BYU’s campus fairs offer tools to succeed

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Companies like Microsoft come to BYU to answer students' questions about working for a large company and give them information on entry level jobs available after graduation. (Samantha Williams)
Companies like Microsoft come to BYU to answer students’ questions about working for a large company and give them information on entry-level jobs available after graduation. (Samantha Williams)

The BYU campus has many resources to help students get the most out of college. It hosts several yearly fairs like the Study Abroad Fair, the Career Fair on Oct. 2 and the Major Fair on Oct. 15.

Major Fair
BYU has 172 majors and 107 minors for undergraduates, and all will be represented at the Major Fair on Wednesday, Oct. 15, from 9:30 a.m. to 3:30 p.m. in the Wilkinson Student Center Ballroom.

“It’s just a relaxed setting that students can gather information about majors, do a lot of good research and make informed decisions about majors across campus,” said Jeff Buell, an adviser in the University Advisement Center.

The Major Fair is a great place for undeclared students to research program ideas and for declared students to explore options because being declared is not the same as being decided. Only 17 percent of students who come to BYU declared in a major end up graduating in that program, according to Karen Evens, director of the University Advisement Center.

“Oftentimes students think they are decided,” Evans said. “But they don’t know about the 172 majors. They only know about a dozen majors.”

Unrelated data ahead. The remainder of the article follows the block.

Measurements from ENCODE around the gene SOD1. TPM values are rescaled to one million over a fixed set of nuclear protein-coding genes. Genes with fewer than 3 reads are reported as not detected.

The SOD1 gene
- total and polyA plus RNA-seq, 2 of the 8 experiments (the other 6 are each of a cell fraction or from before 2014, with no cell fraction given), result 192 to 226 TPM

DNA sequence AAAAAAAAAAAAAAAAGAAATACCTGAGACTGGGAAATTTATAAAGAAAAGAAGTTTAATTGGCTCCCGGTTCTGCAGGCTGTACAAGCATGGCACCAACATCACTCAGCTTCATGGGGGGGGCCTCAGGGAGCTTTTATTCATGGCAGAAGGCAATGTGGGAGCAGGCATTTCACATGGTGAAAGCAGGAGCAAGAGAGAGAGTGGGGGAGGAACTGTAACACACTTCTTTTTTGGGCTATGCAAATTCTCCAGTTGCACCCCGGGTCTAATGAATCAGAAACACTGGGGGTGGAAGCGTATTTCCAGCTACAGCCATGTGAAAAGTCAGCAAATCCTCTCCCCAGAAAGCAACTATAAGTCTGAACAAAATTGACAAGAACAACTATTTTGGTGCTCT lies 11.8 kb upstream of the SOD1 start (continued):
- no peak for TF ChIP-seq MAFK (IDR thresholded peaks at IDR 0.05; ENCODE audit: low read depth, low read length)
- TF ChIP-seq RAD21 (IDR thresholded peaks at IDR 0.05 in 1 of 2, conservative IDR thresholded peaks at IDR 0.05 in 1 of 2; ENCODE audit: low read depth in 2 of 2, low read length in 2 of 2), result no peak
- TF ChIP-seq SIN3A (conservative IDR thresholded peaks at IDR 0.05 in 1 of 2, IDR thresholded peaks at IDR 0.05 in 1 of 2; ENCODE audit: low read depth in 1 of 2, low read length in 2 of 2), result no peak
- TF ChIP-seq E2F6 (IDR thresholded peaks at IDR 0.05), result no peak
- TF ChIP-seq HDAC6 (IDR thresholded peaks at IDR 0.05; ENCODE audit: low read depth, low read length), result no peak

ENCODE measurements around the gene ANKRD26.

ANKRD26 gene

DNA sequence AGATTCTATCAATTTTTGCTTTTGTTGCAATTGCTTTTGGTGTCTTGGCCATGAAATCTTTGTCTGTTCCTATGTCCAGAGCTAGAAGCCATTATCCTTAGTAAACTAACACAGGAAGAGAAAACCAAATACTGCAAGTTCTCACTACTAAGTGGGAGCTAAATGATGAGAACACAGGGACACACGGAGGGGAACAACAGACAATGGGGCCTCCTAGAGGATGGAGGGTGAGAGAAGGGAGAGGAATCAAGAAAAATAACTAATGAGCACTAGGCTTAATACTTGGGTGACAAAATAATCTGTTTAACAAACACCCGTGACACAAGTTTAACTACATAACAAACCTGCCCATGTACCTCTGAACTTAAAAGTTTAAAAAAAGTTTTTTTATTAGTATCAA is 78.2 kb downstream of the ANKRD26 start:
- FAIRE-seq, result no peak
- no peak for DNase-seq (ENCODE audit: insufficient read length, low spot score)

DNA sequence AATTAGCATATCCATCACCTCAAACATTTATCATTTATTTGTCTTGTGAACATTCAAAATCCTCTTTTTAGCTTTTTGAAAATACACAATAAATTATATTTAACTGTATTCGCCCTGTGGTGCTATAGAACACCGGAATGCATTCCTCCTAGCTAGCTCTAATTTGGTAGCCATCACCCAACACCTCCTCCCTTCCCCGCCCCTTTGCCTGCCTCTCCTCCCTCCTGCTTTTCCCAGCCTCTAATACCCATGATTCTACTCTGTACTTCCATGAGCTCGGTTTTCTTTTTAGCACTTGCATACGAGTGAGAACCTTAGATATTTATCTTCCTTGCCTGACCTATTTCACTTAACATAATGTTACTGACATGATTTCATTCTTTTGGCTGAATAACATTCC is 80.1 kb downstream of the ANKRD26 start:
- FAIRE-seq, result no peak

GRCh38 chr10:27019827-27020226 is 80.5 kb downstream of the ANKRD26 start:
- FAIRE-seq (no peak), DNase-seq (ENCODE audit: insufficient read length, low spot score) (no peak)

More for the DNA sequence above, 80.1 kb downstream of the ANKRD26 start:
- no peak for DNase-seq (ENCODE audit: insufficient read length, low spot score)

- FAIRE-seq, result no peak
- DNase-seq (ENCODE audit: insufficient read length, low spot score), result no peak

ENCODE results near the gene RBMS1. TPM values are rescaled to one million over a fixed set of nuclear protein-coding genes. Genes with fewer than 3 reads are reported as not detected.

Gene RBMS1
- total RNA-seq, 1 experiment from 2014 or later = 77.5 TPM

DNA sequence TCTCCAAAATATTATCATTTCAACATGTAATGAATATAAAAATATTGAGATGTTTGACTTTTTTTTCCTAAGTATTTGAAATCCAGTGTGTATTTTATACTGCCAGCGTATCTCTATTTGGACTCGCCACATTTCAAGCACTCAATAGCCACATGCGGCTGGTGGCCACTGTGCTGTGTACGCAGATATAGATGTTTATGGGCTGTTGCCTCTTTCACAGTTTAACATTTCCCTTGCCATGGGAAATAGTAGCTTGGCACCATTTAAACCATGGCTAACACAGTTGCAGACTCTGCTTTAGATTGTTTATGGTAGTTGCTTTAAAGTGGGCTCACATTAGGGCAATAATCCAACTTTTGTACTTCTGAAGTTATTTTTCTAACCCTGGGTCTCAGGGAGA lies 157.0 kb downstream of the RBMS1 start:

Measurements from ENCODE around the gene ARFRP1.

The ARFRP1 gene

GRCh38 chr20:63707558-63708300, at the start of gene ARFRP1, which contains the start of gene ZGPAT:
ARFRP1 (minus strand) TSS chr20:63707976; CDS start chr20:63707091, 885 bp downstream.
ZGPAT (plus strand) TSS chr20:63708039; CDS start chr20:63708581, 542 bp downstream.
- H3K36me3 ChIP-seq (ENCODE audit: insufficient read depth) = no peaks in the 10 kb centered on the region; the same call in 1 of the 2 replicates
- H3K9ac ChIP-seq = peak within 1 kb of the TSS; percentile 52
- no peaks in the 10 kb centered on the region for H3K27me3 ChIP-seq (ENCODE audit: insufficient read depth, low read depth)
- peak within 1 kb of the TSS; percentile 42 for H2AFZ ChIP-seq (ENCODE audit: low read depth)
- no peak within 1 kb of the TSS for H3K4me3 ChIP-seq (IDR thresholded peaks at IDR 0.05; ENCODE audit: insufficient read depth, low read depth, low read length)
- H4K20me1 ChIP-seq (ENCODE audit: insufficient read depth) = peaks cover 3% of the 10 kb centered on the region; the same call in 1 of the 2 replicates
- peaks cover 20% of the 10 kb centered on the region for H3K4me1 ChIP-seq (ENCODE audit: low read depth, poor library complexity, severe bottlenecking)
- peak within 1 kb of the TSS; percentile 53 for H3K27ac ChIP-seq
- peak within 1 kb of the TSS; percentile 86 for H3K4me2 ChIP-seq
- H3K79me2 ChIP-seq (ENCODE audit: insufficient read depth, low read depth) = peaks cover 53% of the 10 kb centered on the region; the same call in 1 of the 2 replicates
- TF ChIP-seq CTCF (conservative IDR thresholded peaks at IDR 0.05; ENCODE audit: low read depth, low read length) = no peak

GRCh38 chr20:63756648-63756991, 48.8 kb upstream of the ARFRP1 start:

Evans explained that students often feel overwhelmed choosing a major and feel like it’s like picking one flavor of ice cream to eat for the rest of their life.

“Some of these students just feel like once they’ve chosen a major that all the other possibilities are closed off to them,” Evans said. “If you major in accounting it means that you can be an accountant, but you can also be a lot of other things.”

Evans said students have to be realistic. Making a decision as soon as possible will allow them to focus their education, but a major isn’t the only thing employers will look at. Work and volunteer experiences, internships and learned skills make graduates employable.

Students who are unable to attend the fair are encouraged to stop by the advisement center, in 2500 WSC, to talk to an adviser about major choices. Career interest tests are available to all students, as well as student development classes specifically for exploring majors.

“That’s what we do. We help students choose majors and careers,” Evans said.

For students who are still nervous about making the decision, Evans had some encouraging words. “Students say they don’t want to make a wrong choice. Maybe there isn’t a wrong choice. Maybe there are just many right choices.”

Study Abroad Fair
The Study Abroad Fair, held in September, showcases all of BYU’s international programs through the Kennedy Center.